Speed Matters, but Dev Speed or App Speed?

In running, speed matters. But how the speed matters is very important, and what type of running is your forte’ should determine what you are involved in. As a teen, I was never a very good sprinter. Just didn’t get up to speed fast enough, and was consistently overcome by more nimble opponents. But growing up on a beach was perfect conditioning for cross country track. Running five miles in beach sand that gave way underfoot and drained your energy much faster than it allowed you to move forward was solid practice for running through the woods mile after mile. And I wasn’t a bad runner – not a world champion to be sure – but I won more often than I lost when the “track” was ten or fifteen miles through the woods.

The same is true of mobile apps, though most organizations don’t seem to realize it yet. There are two types of mobile apps – those that are developed for sprinting, by getting them to market rapidly, and those that are developed for the long haul, by implementing solutions based around the platform in question. By “platform” in this case, I mean the core notions of “mobile” apps – wireless, limited resources, touch interfaces, and generally different use cases than a laptop or desktop machine.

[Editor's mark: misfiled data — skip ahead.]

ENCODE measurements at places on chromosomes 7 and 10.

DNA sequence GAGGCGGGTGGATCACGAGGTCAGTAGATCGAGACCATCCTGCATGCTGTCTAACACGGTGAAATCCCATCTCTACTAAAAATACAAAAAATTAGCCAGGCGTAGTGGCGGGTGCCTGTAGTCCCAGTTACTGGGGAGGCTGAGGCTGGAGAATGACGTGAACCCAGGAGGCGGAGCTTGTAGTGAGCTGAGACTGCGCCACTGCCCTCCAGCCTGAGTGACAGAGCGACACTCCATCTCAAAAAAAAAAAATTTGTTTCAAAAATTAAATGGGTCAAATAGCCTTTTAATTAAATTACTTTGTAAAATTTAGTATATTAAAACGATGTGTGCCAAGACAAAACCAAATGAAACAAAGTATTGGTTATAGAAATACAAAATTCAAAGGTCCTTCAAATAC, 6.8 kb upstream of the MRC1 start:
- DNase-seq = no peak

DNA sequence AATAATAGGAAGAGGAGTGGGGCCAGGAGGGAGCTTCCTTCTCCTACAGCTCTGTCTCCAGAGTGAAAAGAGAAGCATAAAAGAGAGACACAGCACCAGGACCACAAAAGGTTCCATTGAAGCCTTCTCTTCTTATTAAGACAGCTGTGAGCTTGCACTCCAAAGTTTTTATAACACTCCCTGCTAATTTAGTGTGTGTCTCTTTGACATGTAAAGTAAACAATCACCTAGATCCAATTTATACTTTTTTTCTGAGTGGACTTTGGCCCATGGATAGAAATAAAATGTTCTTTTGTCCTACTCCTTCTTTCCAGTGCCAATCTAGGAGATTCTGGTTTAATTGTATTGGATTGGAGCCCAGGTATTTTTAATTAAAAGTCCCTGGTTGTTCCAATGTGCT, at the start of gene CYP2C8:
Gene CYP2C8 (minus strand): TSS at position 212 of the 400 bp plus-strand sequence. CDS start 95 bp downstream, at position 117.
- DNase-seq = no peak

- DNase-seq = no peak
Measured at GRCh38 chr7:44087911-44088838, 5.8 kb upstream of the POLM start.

It is certainly a more rapid go-to-market plan to have an outsourcer of some kind dump your existing HTML into an “app” or develop a little HTML5 and wrap it in an “app”, but I would argue that the goals of such an endeavor are short term. Much like sprinting, you’ll get there quickly, but then the race is over. How the judges (customers in this case) gauge the result is much more important. There are three basic bits to judging in mobile apps – ease of use, which is usually pretty good in a wrapped HTML or “hybrid” app; security, which is usually pretty horrendous in a hybrid app; and performance, which is usually pretty horrendous in a hybrid app. The security bit could be fixed with some serious security folks looking over the resultant application, but the performance issue is not so simple.

You see, performance of a hybrid application is a simple equation… Speed of original web content + overhead of a cell phone + overhead of the app wrapper around the HTML. Sure, you’ll get faster development time wrapping HTML pages in an app, but you’ll get worse long-term performance. Kind of the same issue you get when a sprinter tries to run cross country. They rock for the first while, but burn out before the cross country racers are up to speed.

You can use tools like our Application Delivery Optimization (ADO) engine to make the wrapped app perform better, but that’s not a panacea. Longer term it will be necessary to develop a more targeted, comprehensive solution. Because when you need a little bit of data and could wrap display functionality around it on the client side, transferring that display functionality and then trying to make it work in a client is pure overhead. Overhead that must be transmitted on a slower network over what is increasingly a pay-as-you-go bandwidth model. Even if the application somehow performs adequately, apps that are bandwidth hogs are not going to be repaid with joy as increasing numbers of carriers drop unlimited bandwidth plans.